Tulane Community Aids Medical Student with Cancer

March 6, 2004

Kate Dearing, <i>Hullabaloo</i> staff writer

Tulane organizations have helped raise upwards of $30,000 for third-year medical student Andy Martin, who was diagnosed with a rare form of sinus cancer in July 2000. Now in his third round of radiation treatment, Martin is devoting most of his time researching sinonasal undifferentiated carcinoma, or SNUC, at the Tulane School of Medicine.

SNUC makes up a very small percentage of the cancer cases in the United States and is incurable. "SNUC is one of the truly rare cancers of which we know, with fewer than 100 cases reported in the scientific literature," Martin said. "It is also one of the most malignant cancers, with few surviving past five years."

While Martin was diagnosed in 2000, he has attempted to continue his work at the medical school, moving to researching his own disease for this academic year.

"The first time [I had radiation], I took a year off from medical school to get treatment; the second time I got treatment during my second year of medical school," Martin said. "Now I am doing research during my third year of medical school while I get the treatment."

In order to pay for supplies and space for Martin's research, organizations and individuals within the Tulane community are attempting to raise money through various drives and events. Last December, Chief of Hematology and Medical Oncology at the Tulane School of Medicine Tyler Curiel dribbled a basketball while running 108 miles for 24 hours in an event called Bounce for Life, on behalf of Martin.

Medical students, along with Curiel, wanted to raise money for Martin's research in Curiel's lab, so the $28,000 in donations from the event went to Martin and SNUC research. "[Martin] has been courageous in allowing us to use his name to raise money," Curiel said after the event Dec. 15. "The next few years we'll see our discoveries go into human clinical trials," Curiel said. "This is a very exciting time for cancer research at Tulane."

The Bounce for Life Organization along with the Tulane Club Hockey team have set up a program called Score Against SNUC for this semester. The program is headed by goalie Edwin Wu, a research technician in pharmacology who hopes to start medical school soon. Through the hockey website, participants in the program are able to donate a dollar or more per goal scored by the team.

The total amount of the donation will be determined at the end of the season based on the number of goals the team has scored. So far, the team has scored 26 goals, and the proceeds will go to Martin's research. In his research, Martin wishes to find out more about his very rare cancer because little is known about it at this time.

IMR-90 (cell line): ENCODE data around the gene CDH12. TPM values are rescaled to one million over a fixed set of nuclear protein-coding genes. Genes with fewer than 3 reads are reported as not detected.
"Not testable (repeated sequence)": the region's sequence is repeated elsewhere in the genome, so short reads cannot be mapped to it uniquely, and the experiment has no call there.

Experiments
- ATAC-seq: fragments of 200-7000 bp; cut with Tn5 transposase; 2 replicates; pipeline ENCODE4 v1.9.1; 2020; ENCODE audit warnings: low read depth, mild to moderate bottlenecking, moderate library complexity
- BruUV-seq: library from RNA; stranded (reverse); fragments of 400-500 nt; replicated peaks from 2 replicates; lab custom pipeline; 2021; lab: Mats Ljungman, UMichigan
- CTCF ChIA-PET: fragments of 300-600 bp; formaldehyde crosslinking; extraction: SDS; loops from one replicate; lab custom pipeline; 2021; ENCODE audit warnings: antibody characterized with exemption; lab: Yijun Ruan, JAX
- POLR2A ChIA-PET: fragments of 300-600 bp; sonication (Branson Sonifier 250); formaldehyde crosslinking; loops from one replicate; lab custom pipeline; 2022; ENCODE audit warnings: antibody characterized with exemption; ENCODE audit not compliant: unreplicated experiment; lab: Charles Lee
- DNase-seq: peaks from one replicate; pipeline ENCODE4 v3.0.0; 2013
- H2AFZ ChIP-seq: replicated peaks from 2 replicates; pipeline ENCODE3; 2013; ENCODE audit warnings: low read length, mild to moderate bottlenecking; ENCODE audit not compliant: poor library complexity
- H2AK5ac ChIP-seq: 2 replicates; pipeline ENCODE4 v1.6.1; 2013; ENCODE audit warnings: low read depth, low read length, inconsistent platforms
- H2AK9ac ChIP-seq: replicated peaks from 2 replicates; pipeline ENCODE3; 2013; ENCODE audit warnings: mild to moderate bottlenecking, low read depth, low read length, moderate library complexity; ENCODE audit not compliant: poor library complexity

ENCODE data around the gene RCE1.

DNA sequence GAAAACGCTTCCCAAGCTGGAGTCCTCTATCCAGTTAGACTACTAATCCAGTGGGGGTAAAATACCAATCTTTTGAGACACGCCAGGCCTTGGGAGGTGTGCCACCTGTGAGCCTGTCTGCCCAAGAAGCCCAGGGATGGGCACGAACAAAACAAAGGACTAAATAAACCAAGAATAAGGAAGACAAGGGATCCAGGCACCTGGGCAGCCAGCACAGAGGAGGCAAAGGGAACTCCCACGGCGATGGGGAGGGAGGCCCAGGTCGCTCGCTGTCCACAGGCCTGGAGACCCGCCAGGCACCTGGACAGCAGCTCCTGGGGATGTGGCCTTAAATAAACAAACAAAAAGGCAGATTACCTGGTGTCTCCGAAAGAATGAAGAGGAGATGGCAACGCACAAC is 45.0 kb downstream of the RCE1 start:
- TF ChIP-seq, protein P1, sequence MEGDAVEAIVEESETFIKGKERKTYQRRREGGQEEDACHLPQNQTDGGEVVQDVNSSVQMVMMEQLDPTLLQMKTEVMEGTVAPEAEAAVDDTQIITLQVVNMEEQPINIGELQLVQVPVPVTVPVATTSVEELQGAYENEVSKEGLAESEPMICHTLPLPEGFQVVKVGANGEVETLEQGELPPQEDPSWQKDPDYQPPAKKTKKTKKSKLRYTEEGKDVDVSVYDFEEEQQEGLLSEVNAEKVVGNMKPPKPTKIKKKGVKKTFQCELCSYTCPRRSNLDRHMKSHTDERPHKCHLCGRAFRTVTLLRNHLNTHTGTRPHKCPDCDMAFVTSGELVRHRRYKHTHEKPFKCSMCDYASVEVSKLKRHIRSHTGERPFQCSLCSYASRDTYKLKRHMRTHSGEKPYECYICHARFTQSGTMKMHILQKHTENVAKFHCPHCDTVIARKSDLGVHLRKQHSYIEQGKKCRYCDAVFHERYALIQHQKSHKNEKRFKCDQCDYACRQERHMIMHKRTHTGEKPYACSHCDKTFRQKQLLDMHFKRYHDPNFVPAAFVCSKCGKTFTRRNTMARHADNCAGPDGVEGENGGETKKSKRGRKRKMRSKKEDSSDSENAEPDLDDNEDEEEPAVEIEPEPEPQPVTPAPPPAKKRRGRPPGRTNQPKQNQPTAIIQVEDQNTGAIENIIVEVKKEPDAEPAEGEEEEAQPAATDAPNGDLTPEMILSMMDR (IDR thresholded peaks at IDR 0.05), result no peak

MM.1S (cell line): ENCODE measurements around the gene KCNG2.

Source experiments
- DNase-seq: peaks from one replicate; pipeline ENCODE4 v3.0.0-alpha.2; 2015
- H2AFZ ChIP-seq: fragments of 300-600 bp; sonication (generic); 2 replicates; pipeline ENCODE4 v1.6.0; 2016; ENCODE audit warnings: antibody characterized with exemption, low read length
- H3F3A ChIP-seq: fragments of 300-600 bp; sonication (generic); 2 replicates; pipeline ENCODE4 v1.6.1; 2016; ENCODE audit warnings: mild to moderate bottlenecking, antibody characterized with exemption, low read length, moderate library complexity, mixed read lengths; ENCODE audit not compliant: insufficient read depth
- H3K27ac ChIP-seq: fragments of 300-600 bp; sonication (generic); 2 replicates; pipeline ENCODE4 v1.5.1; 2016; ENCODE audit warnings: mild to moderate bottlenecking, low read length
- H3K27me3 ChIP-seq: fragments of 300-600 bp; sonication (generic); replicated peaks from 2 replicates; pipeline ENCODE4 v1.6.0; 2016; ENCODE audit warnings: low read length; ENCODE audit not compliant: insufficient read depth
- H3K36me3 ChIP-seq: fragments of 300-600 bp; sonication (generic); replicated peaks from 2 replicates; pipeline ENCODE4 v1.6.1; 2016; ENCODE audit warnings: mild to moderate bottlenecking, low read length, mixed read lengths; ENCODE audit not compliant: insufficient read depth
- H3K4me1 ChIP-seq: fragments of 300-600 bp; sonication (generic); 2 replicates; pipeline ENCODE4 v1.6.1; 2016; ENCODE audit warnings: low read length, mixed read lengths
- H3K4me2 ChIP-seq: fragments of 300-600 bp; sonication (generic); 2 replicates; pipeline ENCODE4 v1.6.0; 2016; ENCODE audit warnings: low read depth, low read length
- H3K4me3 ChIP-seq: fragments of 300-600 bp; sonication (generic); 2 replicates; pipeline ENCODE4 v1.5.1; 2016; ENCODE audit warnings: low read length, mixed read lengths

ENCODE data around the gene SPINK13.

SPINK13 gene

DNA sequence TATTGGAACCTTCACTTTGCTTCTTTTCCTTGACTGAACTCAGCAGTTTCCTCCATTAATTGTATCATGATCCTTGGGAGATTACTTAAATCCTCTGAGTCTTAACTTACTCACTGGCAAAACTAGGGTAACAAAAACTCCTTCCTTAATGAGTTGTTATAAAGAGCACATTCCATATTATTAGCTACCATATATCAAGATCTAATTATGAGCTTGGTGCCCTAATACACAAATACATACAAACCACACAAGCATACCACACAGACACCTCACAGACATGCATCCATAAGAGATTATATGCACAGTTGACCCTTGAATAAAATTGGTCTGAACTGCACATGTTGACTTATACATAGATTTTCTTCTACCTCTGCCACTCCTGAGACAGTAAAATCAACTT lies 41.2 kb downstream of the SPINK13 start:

"We have established a cell line of SNUC, which is the first in the country to our knowledge," Martin said. "There is a lot more that we can learn now that we have gotten the line started, like which cancer genes are being expressed or not expressed by the tumor cells."

Because of his current condition and the support from Curiel, Martin was able to sidetrack from the normal path of a third-year medical student. "I am at a unique point in both my personal struggle with the disease and in my education as a medical student," Martin said. "This point allows me to sidestep the clinical duties of a typical third-year student and, under the mentorship of Dr. Tyler Curiel, learn how to do the type of research that will further our understanding of SNUC. This work involves not only learning how these cells look and behave, but assessing them as targets for some new, novel cancer treatments."

After completing medical school, Martin plans to become a head and neck surgeon. "I think that head and neck surgery is one of the most interesting fields in medicine with a great balance of technically challenging surgeries balanced with the need for good cosmetic outcomes, and good functional outcomes because of all the important structures, neural and otherwise, that lie in the region," Martin said. For now, Martin recognizes his ability to research SNUC would not be possible without the aid and support of the Tulane family.

"Tulane is a truly remarkable community, and the amount of support I have received for this effort has been incredible," Martin said.

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